No-one would dare propose that the undertaking of postgraduate studies, which requires extensive research and academic writing is a walk in the park. Yet, we seem to raise an eyebrow at those who crack under the pressure. Regardless of being more informed and enlightened than ever, we still judge those who succumb to the adverse pressure of academic performance.
I’d like to take this opportunity to have an honest conversation about mental health. I wish to thwart the idea that depression and anxiety, in particular, are symptoms of weakness. Or that either of these states of mind is in any way abnormal. Have you ever met a person who has not had a depressive episode? Or experienced anxiety? Me either.
“Mental health is a state of well-being in which every individual realizes his or her own potential, can cope with the normal stressors of life, can work productively and fruitfully and is able to make a contribution to his or her community.” (WHO, 2015)
One in Six in South Africa
According to South African Depression and Anxiety Group’s (SADAG) website, reporting an article in the Sunday Times* South Africa is in a state of mental health crisis. Recent studies produced the following fact: As many as one in six South Africans suffer from anxiety, depression or substance-use problems. And that’s not taking into account depression and anxiety triggered by crime or motor vehicle accidents.
Students are under more and more pressure to perform. Reference to numerous studies suggests there is a 70% increase in students who are admitting to suffering mentally during their academic programs. Add to that: greater unemployment, the cost of living is high, money is often scarce or in abundance, diversity issues are prevalent, political status is uncertain and social media is ubiquitous. And yet, local government health care has little to no capacity to treat these issues. The result? Students suffer invisibly with no recourse to manage their mental health. This renders them feeling useless and debilitated to the point that they will be unable to complete their tertiary education.
Even though the 70% rise in reported mental health issues is staggering, the fact that there is an acknowledgement of the condition is quite heartening. Acknowledgement is a baby step to eradicating the ugly stigma attached to mental health conditions.
The Onus is on Us
The buck stops here. We are all responsible for our own mental well-being. It is up to us to educate ourselves in the signs, symptoms and treatment in order to manage our state of mind. The most important thing is that you identify stress early. Acknowledge it and take action to reduce it immediately.
The reality is, you can’t manage stress unless you can identify that it’s happening and having a detrimental effect on your overall performance – usually in all aspects of your life.
Step 1: Identify Stress
Physical Warning Signs
- Panic attacks
- Trouble falling or staying asleep
- Sudden weight gain/weight loss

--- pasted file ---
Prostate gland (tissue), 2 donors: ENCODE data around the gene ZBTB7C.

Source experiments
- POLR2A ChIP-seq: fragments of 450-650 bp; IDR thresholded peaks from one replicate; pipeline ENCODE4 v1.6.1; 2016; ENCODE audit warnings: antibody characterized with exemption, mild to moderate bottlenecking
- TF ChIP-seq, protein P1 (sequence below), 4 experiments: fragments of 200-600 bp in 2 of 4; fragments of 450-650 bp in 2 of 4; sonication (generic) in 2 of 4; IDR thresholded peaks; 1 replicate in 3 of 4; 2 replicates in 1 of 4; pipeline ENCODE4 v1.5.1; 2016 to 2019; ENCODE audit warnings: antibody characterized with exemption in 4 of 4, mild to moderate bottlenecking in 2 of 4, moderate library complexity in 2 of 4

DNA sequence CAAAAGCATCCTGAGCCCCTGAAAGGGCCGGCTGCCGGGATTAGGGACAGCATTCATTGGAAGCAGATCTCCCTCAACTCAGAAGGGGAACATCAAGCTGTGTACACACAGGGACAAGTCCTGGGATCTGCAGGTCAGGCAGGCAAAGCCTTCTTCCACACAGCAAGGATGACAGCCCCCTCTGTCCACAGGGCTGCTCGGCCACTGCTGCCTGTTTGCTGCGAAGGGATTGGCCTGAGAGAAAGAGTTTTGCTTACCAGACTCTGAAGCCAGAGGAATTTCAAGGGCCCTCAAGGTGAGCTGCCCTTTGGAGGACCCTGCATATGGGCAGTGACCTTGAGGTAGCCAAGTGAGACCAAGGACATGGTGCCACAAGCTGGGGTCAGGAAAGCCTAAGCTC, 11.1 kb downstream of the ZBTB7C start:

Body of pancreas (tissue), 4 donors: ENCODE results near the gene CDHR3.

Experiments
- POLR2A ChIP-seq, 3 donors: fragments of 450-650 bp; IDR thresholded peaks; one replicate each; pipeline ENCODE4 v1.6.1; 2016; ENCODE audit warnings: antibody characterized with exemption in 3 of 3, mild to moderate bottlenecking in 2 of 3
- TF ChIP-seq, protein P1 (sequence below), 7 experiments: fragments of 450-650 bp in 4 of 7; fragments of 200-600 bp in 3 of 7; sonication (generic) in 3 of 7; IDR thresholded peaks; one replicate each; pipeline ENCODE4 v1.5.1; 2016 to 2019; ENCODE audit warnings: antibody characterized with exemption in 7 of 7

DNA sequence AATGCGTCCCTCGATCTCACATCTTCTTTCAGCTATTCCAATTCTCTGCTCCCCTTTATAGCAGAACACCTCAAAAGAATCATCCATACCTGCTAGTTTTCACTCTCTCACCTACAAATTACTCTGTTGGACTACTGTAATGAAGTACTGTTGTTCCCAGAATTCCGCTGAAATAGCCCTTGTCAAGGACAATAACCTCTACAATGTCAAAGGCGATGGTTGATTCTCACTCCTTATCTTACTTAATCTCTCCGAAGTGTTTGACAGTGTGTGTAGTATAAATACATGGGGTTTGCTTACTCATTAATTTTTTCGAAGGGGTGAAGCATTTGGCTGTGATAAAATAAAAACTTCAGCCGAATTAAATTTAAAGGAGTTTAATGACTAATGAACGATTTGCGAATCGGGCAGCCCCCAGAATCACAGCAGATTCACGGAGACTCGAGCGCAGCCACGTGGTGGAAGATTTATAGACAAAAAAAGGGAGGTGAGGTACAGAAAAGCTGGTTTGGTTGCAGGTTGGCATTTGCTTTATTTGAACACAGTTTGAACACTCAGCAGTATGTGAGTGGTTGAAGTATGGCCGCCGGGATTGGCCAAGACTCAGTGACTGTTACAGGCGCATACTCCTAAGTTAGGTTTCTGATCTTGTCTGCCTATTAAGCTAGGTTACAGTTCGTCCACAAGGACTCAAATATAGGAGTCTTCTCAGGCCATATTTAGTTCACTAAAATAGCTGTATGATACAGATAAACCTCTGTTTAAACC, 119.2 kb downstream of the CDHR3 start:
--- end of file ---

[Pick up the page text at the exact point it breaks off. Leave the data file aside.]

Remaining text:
- Irregular bowel movements
- Involuntary twitching or shaking
- Reduced libido
- Heartburn/ indigestion
- Muscle aches
- Chest pain
- Tense muscles
Emotional Warning Signs
- Feeling overwhelmed often
- Lack of patience (agitation/irritability)
- Sense of isolation/irritability
- No longer have the desire to participate in things you used to enjoy
- Extreme pessimism
- Inability to cope with ordinary life issues that crop up
Cognitive Warnings Signs
- Repetitive unwanted negative thoughts
- Irrational fears
- Chronic worrying
- Inability to concentrate even on easy tasks
Behavioural Warnings Signs
- Change in eating habits
- Change in sleeping pattern
- Nail biting
- Increased use of drugs/ alcohol
- Telling lies
- Desire to be alone
If you are already quite mindful, then just reading the list of the warning signs would have already made you realise that you or a close friend/ relative may be susceptible to a specific mental breakdown due to high levels of stress that are not being effectively managed.
Step 2: Take Action
Talk to someone. Often the act of unburdening yourself of the negative thoughts has the effect that they lose their power over you. Hearing another person’s take on your problems also helps to put it in perspective. Spend time and be open with friends and family.
Mindfulness. The practice of taking stock of how you feel in a particular moment, identifying emotions and weighing their validity will help you identify stressors early. Write it down. One way to relieve anxiety is to write it down and express your thoughts and feelings. Another way is to practice gratitude, focus on that which is positive in your life.
Self-care. This means being really strict about a few things: taking breaks, getting enough sleep, taking care of your appearance and hygiene, eating healthily and consuming less alcohol, making time for regular exercise. Plus, belly-laugh as often as you can, listen to music, chew gum, play with your pets and learn to say NO.
Breathing. Learning stress-busting breathing techniques and meditation will also help you stay calm.
Get organized. Face your work head on and plan the way forward so that you feel less overwhelmed on a daily basis.
Sensory ergonomics. Ensure that your workspace is not toxic READ MORE. In other words, that your lighting, comfort, access to air and any other aspects are enhancing your mental well-being and not bringing you down. Understand what is important to YOU.
Engage a coach. An academic support coach has a deep understanding of what you are going through, will help you identify areas that need to take priority and will give you more perspective on what you should be doing and how you should be doing it.
The most important thing to remember is that we all live with stress, anxiety and depression to some degree. It’s not so much a mental health issue but a human condition.
*6 July 2014